Finally, I am excited to share an editorial article by Drs. Lim, Loh, and Badrick titled, “Asking why: moving beyond error detection to failure mode and effects analysis.” The focus of error detection has long been on detecting an error when it occurs, but the authors of this editorial are advocating that it is not enough to simply detect an error, but that we also should be taking error prevention and risk mitigation steps to minimize the risk of the same or similar error occurring in the future. To achieve this goal, the authors correctly point out that one of the costs of increased automation is a decreasing familiarity, or understanding of the automated instruments that enable the efficient delivery of accurate test results. The authors make the case for the application of the “Failure Mode and Effects Analysis (FMEA)” a quality tool that is widely applied in many industries including the aviation industry.
I hope that the reader will find this special edition of the Journal of Laboratory and Precision Medicine informative, and that new and instructive patient based quality control tools may be inspired by these articles.
Provenance and Peer Review: This article was commissioned by editorial office, The Journal of Laboratory and Precision Medicine for the series “Patient Based Quality Control”. The article did not undergo external peer review.
Conflicts of Interest: The author has completed the ICMJE uniform disclosure form (available at http://dx.doi.org/10.21037/jlpm-2019-qc-06). The series “Patient Based Quality Control” was commissioned by the editorial office without any funding or sponsorship. Mark A. Cervinski served as the unpaid Guest Editor of the series and serves as an unpaid editorial board member of The Journal of Laboratory and Precision Medicine from May 2019 to April 2021. Dr. Cervinski reports that he has a patent, Patent number 10338085, “Devices and Methods to Determine Whether to Calibrate a Laboratory Analyzer” issued. The author has no other conflicts of interest to declare.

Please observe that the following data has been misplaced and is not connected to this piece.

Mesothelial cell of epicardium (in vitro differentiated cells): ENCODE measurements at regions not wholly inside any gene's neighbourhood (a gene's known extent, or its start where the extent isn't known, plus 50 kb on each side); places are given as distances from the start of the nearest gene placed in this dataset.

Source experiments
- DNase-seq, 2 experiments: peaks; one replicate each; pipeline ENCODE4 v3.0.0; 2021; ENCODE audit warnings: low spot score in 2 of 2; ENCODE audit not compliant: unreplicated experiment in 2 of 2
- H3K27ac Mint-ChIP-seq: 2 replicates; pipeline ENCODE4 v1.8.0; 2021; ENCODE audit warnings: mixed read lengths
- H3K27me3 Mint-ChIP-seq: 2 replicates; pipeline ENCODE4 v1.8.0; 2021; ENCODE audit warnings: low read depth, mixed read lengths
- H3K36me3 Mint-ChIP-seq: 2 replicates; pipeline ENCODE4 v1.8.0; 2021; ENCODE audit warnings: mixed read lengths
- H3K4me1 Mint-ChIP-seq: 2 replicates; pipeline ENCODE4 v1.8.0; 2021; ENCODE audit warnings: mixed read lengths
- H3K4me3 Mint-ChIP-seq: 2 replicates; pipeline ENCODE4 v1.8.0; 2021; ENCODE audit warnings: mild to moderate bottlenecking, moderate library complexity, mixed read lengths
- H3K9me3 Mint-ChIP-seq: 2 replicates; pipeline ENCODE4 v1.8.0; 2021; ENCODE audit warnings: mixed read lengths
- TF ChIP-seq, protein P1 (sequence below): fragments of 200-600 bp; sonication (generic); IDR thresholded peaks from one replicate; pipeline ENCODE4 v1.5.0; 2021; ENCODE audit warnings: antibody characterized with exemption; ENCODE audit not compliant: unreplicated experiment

Ethical statement: The authors are accountable for all aspects of this work in ensuring that questions related to the accuracy or integrity of any part of this work are appropriately investigated and resolved.
Open Access Statement: This is an Open Access article distributed in accordance with the Creative Commons Attribution-NonCommercial-NoDerivs 4.0 International License (CC BY-NC-ND 4.0), which permits the non-commercial replication and distribution of the article with the strict proviso that no changes or edits are made and the original work is properly cited (including links to both the formal publication through the relevant DOI and the license). See: https://creativecommons.org/licenses/by-nc-nd/4.0/.
- Parvin CA, Gronowski AM. Effect of analytical run length on quality-control (QC) performance and the QC planning process. Clin Chem 1997;43:2149-54. [Crossref] [PubMed]
- Rosenbaum MW, Flood JG, Melanson SEF, et al. Quality Control Practices for Chemistry and Immunochemistry in a Cohort of 21 Large Academic Medical Centers. Am J Clin Pathol 2018;150:96-104. [Crossref] [PubMed]
- van Rossum HH, Kemperman H. Optimization and validation of moving average quality control procedures using bias detection curves and moving average validation charts. Clin Chem Lab Med 2017;55:218-24. [Crossref] [PubMed]
Cite this article as: Cervinski MA. The Journal of Laboratory and Precision Medicine’s special edition on Patient Based Quality Control. J Lab Precis Med 2020;5:24.